Other than that, we're waiting on the mayor and a couple meetings with other organizations. And we had to revise the constitution and are working on a couple of other organizational things. Further news on that to come as soon as something interesting happens.

Today we're going to a group counseling session led by a friend of mine from WOFAK, the organization I worked for last time. One of the things i would like to do is get some of the mombers, and us, educated in peer counseling. there are organizations that do this for free so we are looking into that. Again, I will say more about it when something interesting happens.

Thanks for tuning in. See you next time, same time, same channel!


Monday, May 18, 2009

Back in Africa

Wow! This is weird. It's been nine months and here I am again at the cyber cafe in Chuda writing in my blog. The weirdest part actually is that it feels surprisingly normal to be back here, like I'm coming back after a weekend away. It's nice. I feel a lot more comfortable than I expected.

The trip was good. Long, but I slept for a lot of it. Probably couldn't stay awake without the mass amounts of coffee I've been drinking since exam period. When I arrived in Nairobi, I stepped off the airplane and the heavy air and the vaguely incense-like smell hit me with such a barrage of memories that I couldn't stop grinning te whole shuttle ride to the airport. Two of my friends, Moses (Bobo) and Mwangi were there to pick me up. It was really exciting to see them.
I spent the next few days in Nairobi, visiting various people. My photgrapher friend Jose recently had a baby, so we had to visit him and bring some gifts. I spent an afternoon with his wife, Tracy, arguing pleasantly about whether white or African babies are cuter and cooking mboga and ugali. We met a few other people on Friday and went for drinks. We ended up staying there for hours as the rain started and we couldn't even manage a step outside the bar without getting drenched.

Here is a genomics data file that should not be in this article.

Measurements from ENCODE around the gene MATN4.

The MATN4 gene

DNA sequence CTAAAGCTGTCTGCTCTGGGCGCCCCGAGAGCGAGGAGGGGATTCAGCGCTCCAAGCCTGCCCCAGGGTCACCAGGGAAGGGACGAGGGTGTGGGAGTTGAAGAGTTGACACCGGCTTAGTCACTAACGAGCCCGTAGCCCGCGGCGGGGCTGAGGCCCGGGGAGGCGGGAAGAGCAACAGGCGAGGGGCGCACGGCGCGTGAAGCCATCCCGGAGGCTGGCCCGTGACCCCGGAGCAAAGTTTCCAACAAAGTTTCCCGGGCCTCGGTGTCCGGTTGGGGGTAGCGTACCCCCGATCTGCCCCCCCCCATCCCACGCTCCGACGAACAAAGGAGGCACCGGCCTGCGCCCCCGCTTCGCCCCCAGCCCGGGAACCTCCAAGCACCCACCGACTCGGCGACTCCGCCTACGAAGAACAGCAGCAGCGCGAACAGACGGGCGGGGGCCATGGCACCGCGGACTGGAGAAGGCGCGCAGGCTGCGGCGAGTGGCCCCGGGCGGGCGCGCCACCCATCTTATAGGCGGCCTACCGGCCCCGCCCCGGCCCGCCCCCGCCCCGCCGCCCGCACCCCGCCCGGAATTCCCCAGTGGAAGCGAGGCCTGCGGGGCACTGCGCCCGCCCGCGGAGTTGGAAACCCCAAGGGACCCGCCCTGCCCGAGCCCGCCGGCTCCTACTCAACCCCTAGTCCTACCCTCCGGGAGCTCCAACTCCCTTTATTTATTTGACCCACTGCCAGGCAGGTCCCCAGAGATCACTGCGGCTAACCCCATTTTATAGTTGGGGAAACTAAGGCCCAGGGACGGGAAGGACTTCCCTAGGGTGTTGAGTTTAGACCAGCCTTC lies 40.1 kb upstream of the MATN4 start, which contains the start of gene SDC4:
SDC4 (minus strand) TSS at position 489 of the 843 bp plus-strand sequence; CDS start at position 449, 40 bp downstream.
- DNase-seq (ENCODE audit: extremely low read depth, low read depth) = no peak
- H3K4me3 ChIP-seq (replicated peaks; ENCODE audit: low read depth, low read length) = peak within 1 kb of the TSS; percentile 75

It was really awesome to be back in Kenya, walking the dirt side streets of Nairobi, with the colourful concrete apartment buildings and endless clothelines, the crazy traffic and bustling atosphere of downtown. I'm sure that doesn't sound like paradise to most people, but I've missed it.

Moses and I took the bus back to Mombasa on Friday night. I was grinning again as the Tuktuk pulled into Chuda, even though there was no one there and it was still dark. Since then, my time has been a whirlwind of meeting everyone again and being welcomed back. On Saturday several of us went out with Bobo's friend Junior who runs his fathers shipping company and was more than happy to buy us all drinks. I culdn't buy them because I'm a little tight on money. I forgot my wallet. Those of you who know me are rolling your eyes right now. Actually it's turing out to be an interesting experience. The guys here know how to live on almost nothing and they are teaching me quite well.

Junior is very interested in Nuru and has given us some excellent advice. He invited us to his place for a meeting yesterday which was incredibly productive, and we now have a course of action for the next week which includes securing the office promised to us by the head of the Mombasa council, and making a few amendments to the consitution. I don't have the time or money to go into detail right now, but I will definitely keep you updated as our plans play out.

Today, we are going to visit the school. This morning, seveal uniformed students were hanging around outside our place. It turns out they had bee sent away when they were unable to provide an extra fee of 60 shillings that the school was suddenly requiring of every student. That's a dollar by the way. Bobo and Jay speculated that government food has come for the school, but they don't have the resources to cook it. Aparently the headmaster was worried about this several weeks ago. So we're going today to see if we can help. if we can get some stoves or whatever for the school, we can save all the families of the kids in the school the trouble of coming up with a dollar, and the school won't have to send home the students who can't pay. I will let you know how that does in the next couple of days.

Thanks for reading!! Lots more to come!